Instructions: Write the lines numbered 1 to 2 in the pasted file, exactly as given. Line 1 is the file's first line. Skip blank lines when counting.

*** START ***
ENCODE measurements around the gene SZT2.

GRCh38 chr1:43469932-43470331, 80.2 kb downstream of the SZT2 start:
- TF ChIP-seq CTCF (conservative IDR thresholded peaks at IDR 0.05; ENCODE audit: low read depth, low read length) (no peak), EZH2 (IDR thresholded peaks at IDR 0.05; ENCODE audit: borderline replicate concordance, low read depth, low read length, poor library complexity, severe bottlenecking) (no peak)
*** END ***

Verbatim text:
ENCODE measurements around the gene SZT2.

GRCh38 chr1:43469932-43470331, 80.2 kb downstream of the SZT2 start: